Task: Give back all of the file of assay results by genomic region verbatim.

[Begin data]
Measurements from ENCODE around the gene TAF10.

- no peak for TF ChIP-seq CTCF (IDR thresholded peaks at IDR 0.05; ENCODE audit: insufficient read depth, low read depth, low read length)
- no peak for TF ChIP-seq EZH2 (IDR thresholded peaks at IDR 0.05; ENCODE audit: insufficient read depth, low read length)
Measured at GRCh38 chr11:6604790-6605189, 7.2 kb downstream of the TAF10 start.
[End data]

Measurements from ENCODE around the gene TAF10.

- no peak for TF ChIP-seq CTCF (IDR thresholded peaks at IDR 0.05; ENCODE audit: insufficient read depth, low read depth, low read length)
- no peak for TF ChIP-seq EZH2 (IDR thresholded peaks at IDR 0.05; ENCODE audit: insufficient read depth, low read length)
Measured at GRCh38 chr11:6604790-6605189, 7.2 kb downstream of the TAF10 start.